Kay Macpherson

August 20, 1999

Peace activist Macpherson dead at 86

TORONTO (CP) -- In the mid-1960s when many Canadian women were at home making tuna casseroles and waxing the kitchen floor, Kay Macpherson was languishing in a French jail.   She, along with a dozen other peace demonstrators, had tried to present a statement to the secretary general of NATO during a 1964 conference in Paris.   They were protesting a proposal for a multilateral force that would allow any NATO naval commander to press the nuclear button whenever he deemed necessary. For their trouble, they were locked up.   Macpherson, the politician, feminist and founder of the peace group The Voice of Women, died of lymphatic cancer Thursday in Toronto at 86.   When the slim, indomitable white-haired activist received her Order of Canada from Gov. Gen Ed Schreyer in 1982, he asked her, "and what
have you been up to lately?"  "Revolution," she replied. And she wasn't joking.

Macpherson served humanitarian causes and social concerns, particularly women's rights, most of her life.  She also helped establish Women for Political Action, and in 1977 was elected president of the National Action Committee on the Status of Women.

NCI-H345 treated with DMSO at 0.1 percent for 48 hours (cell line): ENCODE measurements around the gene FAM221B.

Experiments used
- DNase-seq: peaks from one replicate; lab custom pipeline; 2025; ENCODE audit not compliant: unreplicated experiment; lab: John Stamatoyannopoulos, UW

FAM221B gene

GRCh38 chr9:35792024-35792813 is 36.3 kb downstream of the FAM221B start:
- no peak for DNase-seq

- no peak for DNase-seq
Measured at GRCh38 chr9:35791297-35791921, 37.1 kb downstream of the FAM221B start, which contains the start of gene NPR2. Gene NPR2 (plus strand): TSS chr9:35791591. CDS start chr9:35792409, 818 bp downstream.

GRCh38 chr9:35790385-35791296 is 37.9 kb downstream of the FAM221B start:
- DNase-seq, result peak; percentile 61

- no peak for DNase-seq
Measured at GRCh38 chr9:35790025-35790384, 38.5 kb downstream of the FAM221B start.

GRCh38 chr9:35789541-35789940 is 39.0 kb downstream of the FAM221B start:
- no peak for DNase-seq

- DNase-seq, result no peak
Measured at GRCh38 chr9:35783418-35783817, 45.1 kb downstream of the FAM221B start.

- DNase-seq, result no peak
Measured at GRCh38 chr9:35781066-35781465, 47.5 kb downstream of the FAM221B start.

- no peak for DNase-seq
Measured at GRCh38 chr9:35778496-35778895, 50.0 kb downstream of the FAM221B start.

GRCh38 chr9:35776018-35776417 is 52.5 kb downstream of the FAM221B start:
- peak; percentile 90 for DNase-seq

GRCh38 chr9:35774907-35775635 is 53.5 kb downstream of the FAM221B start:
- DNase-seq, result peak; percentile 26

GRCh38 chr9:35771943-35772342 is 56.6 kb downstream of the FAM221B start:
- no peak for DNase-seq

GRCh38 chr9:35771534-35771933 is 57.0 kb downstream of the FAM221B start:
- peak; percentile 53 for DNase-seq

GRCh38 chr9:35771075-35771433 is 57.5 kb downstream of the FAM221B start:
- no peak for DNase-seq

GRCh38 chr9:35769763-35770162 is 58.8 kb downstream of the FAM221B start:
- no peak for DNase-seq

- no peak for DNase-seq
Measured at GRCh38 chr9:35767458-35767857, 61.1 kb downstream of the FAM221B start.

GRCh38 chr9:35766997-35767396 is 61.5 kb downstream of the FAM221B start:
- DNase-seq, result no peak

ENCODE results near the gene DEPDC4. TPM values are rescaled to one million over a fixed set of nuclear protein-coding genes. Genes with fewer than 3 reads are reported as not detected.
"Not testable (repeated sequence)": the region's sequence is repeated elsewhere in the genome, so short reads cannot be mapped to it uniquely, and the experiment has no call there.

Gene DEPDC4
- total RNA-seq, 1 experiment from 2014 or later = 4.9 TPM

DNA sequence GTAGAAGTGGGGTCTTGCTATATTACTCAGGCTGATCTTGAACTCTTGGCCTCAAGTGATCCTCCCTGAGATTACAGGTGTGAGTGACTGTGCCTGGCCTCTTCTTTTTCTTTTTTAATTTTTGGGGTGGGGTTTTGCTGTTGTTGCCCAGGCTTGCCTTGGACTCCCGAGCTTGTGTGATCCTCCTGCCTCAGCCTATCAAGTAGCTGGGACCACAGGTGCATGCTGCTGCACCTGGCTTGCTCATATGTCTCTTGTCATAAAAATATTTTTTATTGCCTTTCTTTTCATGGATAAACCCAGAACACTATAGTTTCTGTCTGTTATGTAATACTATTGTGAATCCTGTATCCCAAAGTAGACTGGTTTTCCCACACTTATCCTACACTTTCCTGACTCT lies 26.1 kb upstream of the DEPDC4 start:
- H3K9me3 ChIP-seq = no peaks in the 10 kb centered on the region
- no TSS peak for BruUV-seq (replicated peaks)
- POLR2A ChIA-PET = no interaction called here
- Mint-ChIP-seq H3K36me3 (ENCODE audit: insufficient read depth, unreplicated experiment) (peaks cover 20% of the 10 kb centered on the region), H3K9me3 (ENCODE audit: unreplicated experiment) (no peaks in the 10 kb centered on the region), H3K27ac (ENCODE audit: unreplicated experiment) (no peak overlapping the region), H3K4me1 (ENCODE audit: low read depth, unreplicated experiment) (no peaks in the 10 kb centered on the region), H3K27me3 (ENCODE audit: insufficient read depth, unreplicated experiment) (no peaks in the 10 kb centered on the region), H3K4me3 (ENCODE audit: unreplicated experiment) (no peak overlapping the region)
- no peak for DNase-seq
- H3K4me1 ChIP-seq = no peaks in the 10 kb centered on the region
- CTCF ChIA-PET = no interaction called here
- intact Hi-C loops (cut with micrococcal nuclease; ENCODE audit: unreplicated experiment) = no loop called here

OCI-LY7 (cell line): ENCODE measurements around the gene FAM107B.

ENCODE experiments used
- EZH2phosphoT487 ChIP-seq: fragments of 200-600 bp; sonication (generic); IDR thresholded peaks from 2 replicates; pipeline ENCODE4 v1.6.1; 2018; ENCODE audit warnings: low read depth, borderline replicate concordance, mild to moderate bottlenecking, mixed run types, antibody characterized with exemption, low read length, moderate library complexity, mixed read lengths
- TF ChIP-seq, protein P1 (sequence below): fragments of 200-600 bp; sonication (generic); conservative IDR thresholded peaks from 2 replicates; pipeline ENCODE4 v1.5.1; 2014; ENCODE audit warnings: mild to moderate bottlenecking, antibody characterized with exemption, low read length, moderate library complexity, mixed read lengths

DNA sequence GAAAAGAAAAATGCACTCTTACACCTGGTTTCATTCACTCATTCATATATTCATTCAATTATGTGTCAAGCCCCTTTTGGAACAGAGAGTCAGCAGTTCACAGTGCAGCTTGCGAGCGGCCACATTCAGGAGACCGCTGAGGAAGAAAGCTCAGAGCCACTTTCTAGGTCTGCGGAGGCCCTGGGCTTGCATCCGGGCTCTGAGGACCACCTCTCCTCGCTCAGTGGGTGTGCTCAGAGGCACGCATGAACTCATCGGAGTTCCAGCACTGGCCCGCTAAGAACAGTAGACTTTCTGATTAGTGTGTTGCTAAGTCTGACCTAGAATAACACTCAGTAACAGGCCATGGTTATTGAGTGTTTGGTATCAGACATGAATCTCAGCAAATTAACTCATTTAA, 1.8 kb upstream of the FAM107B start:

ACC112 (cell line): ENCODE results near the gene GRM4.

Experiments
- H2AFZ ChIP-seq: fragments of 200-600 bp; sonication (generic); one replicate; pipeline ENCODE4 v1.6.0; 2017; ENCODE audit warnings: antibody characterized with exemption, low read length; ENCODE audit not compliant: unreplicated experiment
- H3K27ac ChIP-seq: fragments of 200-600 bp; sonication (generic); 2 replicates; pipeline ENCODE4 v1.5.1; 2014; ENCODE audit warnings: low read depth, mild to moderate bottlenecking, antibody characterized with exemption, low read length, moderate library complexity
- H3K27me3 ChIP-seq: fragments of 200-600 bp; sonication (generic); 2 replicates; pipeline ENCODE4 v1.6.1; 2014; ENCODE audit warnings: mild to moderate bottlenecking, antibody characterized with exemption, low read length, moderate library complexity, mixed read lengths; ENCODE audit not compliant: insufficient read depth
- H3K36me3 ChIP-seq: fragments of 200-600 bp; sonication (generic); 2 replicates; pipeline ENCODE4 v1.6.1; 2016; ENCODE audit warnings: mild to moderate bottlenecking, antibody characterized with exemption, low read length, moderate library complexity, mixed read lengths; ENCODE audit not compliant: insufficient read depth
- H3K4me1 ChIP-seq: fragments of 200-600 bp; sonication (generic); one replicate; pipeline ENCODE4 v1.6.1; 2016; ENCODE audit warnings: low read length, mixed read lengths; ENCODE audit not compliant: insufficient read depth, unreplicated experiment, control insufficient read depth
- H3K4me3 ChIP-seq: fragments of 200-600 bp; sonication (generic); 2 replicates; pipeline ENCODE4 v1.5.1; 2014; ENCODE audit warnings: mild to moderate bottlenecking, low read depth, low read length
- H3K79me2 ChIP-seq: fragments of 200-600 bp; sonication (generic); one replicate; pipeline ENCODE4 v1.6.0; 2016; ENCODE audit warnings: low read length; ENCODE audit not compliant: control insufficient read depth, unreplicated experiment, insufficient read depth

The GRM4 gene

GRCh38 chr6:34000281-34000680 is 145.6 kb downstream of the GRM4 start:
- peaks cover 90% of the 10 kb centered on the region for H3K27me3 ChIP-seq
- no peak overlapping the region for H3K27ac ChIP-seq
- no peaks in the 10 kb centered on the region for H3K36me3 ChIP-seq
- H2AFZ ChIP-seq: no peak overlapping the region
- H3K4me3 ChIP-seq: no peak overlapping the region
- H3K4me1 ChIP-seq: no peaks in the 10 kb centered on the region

Born in England in 1913, she trained as a physiotherapist before immigrating to Canada in 1935.  After working in Montreal and then Fredericton, N.B., she married political philosopher Brough Macpherson in 1944.   She ran for federal office under the Feminist Party banner, and in 1973 she joined the NDP and tried three times -- all unsuccessfully -- to get a seat in the House of Commons.

 Macpherson told The Canadian Press in 1994 that she had the ordinary feelings of not liking force and violence. "I don't believe you solve problems by bopping people over the head," she said.

June Callwood, a friend and colleague who joined Macpherson in many of the anti-war and feminist demonstrations, called her" an extraordinary figure.  "I have a feeling of loss that goes beyond remembering that bubbling and sardonic personality," the author-broadcaster and social activist said Friday. "It's as if something that you depend on in order to find your way is gone."